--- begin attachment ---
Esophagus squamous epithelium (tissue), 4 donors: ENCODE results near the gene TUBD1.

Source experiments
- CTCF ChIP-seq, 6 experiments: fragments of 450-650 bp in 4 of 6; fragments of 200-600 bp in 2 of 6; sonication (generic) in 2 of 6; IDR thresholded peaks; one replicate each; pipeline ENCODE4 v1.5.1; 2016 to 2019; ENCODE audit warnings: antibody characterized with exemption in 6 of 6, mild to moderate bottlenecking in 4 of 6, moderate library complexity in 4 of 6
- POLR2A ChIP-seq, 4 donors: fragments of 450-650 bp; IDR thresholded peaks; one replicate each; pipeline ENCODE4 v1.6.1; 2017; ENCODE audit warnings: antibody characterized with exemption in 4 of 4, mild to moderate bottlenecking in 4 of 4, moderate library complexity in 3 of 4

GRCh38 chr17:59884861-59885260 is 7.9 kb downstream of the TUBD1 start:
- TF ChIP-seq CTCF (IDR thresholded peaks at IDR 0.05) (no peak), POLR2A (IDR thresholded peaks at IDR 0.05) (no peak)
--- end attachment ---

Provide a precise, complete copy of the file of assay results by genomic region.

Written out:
Esophagus squamous epithelium (tissue), 4 donors: ENCODE results near the gene TUBD1.

Source experiments
- CTCF ChIP-seq, 6 experiments: fragments of 450-650 bp in 4 of 6; fragments of 200-600 bp in 2 of 6; sonication (generic) in 2 of 6; IDR thresholded peaks; one replicate each; pipeline ENCODE4 v1.5.1; 2016 to 2019; ENCODE audit warnings: antibody characterized with exemption in 6 of 6, mild to moderate bottlenecking in 4 of 6, moderate library complexity in 4 of 6
- POLR2A ChIP-seq, 4 donors: fragments of 450-650 bp; IDR thresholded peaks; one replicate each; pipeline ENCODE4 v1.6.1; 2017; ENCODE audit warnings: antibody characterized with exemption in 4 of 4, mild to moderate bottlenecking in 4 of 4, moderate library complexity in 3 of 4

GRCh38 chr17:59884861-59885260 is 7.9 kb downstream of the TUBD1 start:
- TF ChIP-seq CTCF (IDR thresholded peaks at IDR 0.05) (no peak), POLR2A (IDR thresholded peaks at IDR 0.05) (no peak)